Homily for Laetare (4th) Sunday of Lent – Year A

Christ Our Shepherd-King Cares For, And Heals Us!
Readings: (1st: I Sam 16:1.6-13; Ps 22; 2nd: Eph 5:8-14; Gos: Jh 9:1-41)

This brief reflection was written by Rev. Fr. Njoku Canice Chukwuemeka, C.S.Sp. He is a Catholic Priest and a Member of the Congregation of the Holy Ghost Fathers and Brothers (Spiritans), Province of Nigeria South East. He is currently the Parochial Vicar of Our Lady of Fatima Catholic Church Woliwo Onitsha, Anambra State, Nigeria. For more details and comments contact him on: canice_c_njoku@yahoo.com, canicechukwuemeka@gmail.com.

As we continue our journey this Lenten season, Jesus continues to manifest his authority as both shepherd and king over his people and the circumstances of our life. As the anointed one from the Davidic lineage Christ assures us his flock by his gratuitous saving help that though we are often assailed by fears and misgivings in this world of darkness, He, our Shepherd-King and the second David lights up our ways and leads us to his Kingdom unblemished. So, on this Laetare (4th) Sunday of Lent the Holy Mother Church exalts us to be joyful because, Christ our Shepherd-King comes to us with power, majesty and dominion in a special way in order to cure us of both the physical and spiritual blindness that prevent us from living our lives to its fullest potential. He is willing to do this because he cares for us and considers our well being more paramount above every other thing else.
In the first reading of today, we find that in making David the Shepherd-King, Samuel did not act out of impulse, emotion or human inclination. Instead, he simply obeyed and went to where he was sent to, Bethlehem and specifically to Jesse’s tribe to which God directed him. He could have gone to the tribe of Zebulun, Naphtali, or elsewhere, or even to any nearby town to anoint someone, but he went according to the mind of God and not according to his personal inclination. What do we learn from this? Quite simple! First, whenever we neglect God and the Holy Spirit in making decisions definitely we get it wrong and incur both the wrath of God and men as a direct or indirect consequence of our wrong action or disobedience. Second, we must be patient in carrying out the command or injunction of God. We must note the patience and humility of Samuel when he said: “Send for him, we will not seat down to eat until he comes.” Samuel stood up and waited for a long time, only God knows how many hours until the young David arrived. He was not weary or rushed into any rash decision of anointing any other person around because the right person was not yet there, but he waited patiently because no one could convince him to anoint any other son of Jesse beyond the conviction he got from God: “I am sending you to Jesse of Bethlehem, for I have chosen myself a king among his sons.” Third, we must not allow physical appearance to deceive us. It took listening to God and discernment for Samuel to avert the danger of being deceived by the appearance of Eliab who was tall, handsome, elegant, and of course available. It is quite unfortunate that some of us so much rely on these physical qualities in selecting our leaders, rulers, shepherds, kings, etcetera. The result has always been catastrophic. But when we make the right choice and decision people are liberated, the blind see, the lame work, the hungry are fed, the poor become rich, the aggrieved and afflicted become satisfied and harmony returns to both the individual and the entire nation.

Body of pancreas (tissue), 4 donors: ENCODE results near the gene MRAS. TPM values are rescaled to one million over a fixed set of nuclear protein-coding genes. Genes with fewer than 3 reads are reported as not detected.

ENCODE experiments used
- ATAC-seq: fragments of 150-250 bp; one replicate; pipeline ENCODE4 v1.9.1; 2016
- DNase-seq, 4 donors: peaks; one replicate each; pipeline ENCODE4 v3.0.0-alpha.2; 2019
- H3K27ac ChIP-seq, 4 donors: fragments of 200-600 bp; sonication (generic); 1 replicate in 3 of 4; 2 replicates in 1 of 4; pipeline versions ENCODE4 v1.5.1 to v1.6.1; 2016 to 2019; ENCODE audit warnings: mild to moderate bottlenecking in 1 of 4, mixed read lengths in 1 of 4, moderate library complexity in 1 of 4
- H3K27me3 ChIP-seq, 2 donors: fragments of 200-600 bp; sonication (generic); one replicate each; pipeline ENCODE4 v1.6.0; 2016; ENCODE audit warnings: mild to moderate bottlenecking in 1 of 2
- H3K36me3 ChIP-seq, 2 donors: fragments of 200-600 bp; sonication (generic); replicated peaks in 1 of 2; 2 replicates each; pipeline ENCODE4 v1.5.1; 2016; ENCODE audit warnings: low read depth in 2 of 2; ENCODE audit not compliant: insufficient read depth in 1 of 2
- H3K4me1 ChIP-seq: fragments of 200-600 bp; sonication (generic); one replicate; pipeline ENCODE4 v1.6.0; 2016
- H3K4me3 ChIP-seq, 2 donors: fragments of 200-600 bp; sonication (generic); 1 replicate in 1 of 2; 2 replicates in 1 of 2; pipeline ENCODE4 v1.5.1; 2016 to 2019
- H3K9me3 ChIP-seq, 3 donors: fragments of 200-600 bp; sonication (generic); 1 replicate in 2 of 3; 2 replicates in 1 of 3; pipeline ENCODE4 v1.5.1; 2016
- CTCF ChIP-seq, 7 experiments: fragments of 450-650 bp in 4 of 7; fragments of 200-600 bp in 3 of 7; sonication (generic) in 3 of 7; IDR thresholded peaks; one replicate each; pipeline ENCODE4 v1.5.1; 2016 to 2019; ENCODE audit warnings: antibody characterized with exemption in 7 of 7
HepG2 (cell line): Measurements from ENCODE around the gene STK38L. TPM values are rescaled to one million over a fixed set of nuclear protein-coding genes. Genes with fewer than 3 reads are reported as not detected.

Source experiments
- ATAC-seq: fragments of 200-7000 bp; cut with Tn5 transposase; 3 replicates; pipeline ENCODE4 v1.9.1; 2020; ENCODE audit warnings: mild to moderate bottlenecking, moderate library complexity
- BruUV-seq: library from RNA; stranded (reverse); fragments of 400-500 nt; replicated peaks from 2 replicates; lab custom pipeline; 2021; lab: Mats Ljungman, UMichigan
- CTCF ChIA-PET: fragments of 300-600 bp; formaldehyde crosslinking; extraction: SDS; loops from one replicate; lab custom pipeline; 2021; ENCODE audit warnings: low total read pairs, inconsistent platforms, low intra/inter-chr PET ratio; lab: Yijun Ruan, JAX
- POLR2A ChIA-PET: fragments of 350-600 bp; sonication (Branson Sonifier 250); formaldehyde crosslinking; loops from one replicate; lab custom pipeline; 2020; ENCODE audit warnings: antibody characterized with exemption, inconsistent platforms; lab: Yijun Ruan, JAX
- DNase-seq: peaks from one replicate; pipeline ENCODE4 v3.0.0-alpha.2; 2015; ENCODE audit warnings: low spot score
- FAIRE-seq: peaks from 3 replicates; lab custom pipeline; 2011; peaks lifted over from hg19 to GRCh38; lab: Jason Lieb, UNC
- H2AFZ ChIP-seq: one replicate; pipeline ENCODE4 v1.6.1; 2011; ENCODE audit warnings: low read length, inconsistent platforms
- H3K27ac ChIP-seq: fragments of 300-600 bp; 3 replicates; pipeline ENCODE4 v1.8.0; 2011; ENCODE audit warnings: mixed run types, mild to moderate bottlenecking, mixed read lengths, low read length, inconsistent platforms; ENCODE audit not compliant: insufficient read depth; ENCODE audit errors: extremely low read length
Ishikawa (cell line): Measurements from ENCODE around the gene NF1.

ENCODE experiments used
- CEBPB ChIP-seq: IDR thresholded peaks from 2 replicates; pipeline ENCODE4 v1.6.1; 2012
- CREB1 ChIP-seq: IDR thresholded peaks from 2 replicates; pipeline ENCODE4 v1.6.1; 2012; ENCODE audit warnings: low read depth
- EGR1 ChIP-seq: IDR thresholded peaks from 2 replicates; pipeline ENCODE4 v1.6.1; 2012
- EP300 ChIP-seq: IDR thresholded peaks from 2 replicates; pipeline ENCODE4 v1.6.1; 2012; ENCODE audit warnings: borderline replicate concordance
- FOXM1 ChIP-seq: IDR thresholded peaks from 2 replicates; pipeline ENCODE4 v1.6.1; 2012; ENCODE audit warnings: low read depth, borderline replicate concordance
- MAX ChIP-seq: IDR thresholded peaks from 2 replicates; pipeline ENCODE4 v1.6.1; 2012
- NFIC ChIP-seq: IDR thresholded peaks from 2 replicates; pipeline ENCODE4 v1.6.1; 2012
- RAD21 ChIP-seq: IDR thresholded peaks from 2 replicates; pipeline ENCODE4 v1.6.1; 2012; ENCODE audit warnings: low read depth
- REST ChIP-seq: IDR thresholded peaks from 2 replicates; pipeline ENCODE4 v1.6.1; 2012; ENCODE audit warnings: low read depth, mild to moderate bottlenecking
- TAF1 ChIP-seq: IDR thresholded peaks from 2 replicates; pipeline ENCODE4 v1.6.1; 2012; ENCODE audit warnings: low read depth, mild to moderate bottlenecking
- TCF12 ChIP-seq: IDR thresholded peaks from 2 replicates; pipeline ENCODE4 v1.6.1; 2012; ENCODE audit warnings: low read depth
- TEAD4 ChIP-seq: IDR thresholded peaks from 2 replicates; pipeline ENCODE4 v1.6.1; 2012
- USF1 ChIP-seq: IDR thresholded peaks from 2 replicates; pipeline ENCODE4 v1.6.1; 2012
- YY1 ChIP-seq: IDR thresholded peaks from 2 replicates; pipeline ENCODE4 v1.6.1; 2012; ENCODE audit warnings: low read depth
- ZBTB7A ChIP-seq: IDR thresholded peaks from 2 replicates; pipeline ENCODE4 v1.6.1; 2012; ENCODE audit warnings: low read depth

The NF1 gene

In the second reading of today Paul reminds us of our former and forlorn state before Christ our Shepherd-King came to liberate us from darkness. Sin clouds the mind in darkness and closes the heart to God’s love and truth. Only in the light of God’s truth can we see sin for what it really is, a rejection of God and opposition to his will. The Pharisees equated physical blindness and sickness with sin as we shall see shortly in today’s gospel. While the scriptures indicate that sin can make the body and mind sick as well as the soul, not all sickness, however is the result of sin. Hence, Paul admonishes us on the need to: “…Be (and live as) children of light, for the effects of the light are seen in complete goodness and right living and truth.” We do this by trying to discover and do what the Lord our Shepherd-King wants us to do. What Paul is simply saying here is that Christ our anointed Shepherd-King is the light that illumines our life. Living outside Him means abiding in darkness. We must therefore this season of Lent make frantic efforts to draw close to Christ who cares for us and to the one who shows us the way and heals both our physical and spiritual infirmities.